GM plays Mexico wildcard in Canada

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Earlier this month, Dias called the strike the "poster child with what's wrong with the North American Free Trade Agreement" - the policy now being renegotiated by Canada, the USA and Mexico.

Tony Faria, a professor at the University of Windsor's Odette School of Business, said Unifor is right that Canada's automotive sector has lost out because of the trade deal, getting none of the last 10 assembly plants built in North America, while nine are going to Mexico.

Jerry Dias, the president of the Canadian auto union, says that General Motors has declared war on Canadian workers with its threat to move production to Mexico. Union leaders are anxious about job security amid the threat that more work could be taken from the plant, which is among GM's busiest in North America.

"This is GM's way of saying not only to Canada but to the U.S., 'We're going to do what we want, '" Mr. Dias said in an interview.


It is not possible to cut Canadian costs below those of Mexico, where workers make $2 an hour, Dias said.

GM Canada was not available for comment.

The escalation of the assembly plant strike comes as Prime Minister Justin Trudeau begins an official visit to Mexico, while NAFTA negotiations continue in Washington.

The provincial government of Ontario urged both sides to immediately resolve the high-stakes dispute.


"GM has a capacity issue in North America and they need to close a plant. It's no more complicated than that", said Susquehanna International Group auto analyst Matthew Stover.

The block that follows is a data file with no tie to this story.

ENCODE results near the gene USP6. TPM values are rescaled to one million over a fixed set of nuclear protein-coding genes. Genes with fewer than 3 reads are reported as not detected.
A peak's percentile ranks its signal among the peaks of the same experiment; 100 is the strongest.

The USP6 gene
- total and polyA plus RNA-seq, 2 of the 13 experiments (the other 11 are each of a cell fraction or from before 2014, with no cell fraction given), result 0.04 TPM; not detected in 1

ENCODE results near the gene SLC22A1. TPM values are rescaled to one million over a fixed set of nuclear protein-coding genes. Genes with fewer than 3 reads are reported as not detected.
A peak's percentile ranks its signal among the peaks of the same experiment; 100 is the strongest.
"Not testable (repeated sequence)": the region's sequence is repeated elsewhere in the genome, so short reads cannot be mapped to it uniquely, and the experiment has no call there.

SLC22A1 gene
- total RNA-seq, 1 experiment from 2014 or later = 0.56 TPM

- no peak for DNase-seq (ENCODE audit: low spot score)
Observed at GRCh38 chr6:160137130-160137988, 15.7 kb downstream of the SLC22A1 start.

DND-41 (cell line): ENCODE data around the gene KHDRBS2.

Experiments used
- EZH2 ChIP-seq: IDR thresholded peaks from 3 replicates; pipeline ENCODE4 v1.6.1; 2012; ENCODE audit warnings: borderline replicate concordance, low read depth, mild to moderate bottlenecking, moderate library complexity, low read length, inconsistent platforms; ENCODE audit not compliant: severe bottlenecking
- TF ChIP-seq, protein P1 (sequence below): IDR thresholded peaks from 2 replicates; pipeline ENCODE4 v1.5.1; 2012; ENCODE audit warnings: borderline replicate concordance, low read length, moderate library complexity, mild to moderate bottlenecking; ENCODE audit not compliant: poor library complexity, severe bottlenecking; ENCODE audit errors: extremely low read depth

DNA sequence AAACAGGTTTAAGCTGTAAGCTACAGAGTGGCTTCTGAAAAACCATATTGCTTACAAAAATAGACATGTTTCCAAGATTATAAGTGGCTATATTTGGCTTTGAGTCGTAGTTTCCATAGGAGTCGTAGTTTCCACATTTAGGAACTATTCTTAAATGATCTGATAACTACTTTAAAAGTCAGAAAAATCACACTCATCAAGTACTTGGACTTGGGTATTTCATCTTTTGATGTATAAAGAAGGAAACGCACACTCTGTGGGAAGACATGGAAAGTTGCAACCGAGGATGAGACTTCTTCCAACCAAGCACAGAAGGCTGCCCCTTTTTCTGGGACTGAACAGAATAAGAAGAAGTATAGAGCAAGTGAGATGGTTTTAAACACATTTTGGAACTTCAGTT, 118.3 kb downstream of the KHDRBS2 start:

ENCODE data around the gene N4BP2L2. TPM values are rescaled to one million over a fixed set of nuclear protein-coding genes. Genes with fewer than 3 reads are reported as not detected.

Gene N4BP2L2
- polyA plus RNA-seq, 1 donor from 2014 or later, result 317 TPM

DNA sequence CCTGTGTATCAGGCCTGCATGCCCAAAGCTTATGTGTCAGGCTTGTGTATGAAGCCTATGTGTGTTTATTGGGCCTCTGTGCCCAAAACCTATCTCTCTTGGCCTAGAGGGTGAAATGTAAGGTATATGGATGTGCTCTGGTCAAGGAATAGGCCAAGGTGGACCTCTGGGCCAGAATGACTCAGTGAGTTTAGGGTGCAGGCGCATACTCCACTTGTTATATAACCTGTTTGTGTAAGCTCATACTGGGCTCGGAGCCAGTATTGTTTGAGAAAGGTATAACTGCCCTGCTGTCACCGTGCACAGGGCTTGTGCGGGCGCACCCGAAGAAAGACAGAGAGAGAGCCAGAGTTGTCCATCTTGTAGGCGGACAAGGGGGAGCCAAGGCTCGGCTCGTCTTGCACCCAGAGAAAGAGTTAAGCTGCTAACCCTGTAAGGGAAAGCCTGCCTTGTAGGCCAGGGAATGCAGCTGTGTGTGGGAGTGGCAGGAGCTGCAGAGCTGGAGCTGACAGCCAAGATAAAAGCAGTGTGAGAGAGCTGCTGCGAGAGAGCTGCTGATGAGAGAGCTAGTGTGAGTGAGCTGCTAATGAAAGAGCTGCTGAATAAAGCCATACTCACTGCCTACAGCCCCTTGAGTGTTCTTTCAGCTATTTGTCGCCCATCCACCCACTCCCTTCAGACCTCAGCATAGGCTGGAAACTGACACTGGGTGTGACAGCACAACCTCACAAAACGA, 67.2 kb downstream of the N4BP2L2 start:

Unifor Local 88 at CAMI Automotive in Ingersoll, Ontario and some 2,500 employees went on strike at 10:59 p.m. September 17 with the goal of having GM make their plant the main producer of the Chevrolet Equinox and job security.

Unifor is pushing for a commitment from GM that the Ontario plant will be the main producer of the hot-selling Equinox SUV.

Canada must discuss the issue with the United States and develop a strategy to stem the "influx" of vehicles from Mexico, Dias told reporters in Washington.


GM temporarily laid off some workers at three of its plants producing parts for the CAMI plant: a transmission factory in Ontario and two engine plants in Spring Hill, Tennessee, and Flint, Michigan. The company would not speculate on any impact from a production shift to Mexico. At the same time, the source points out GM has invested $800 million in the Ingersoll plant implying that should speak to the company's commitment to its workers. GM could shift most or all of CAMI's output to the Mexican factories, though that would likely disrupt some production of other vehicles made there, according to research firm J.D. Power. The company now has two plants in Mexico that build the Equinox. "The answer is absolutely yes".

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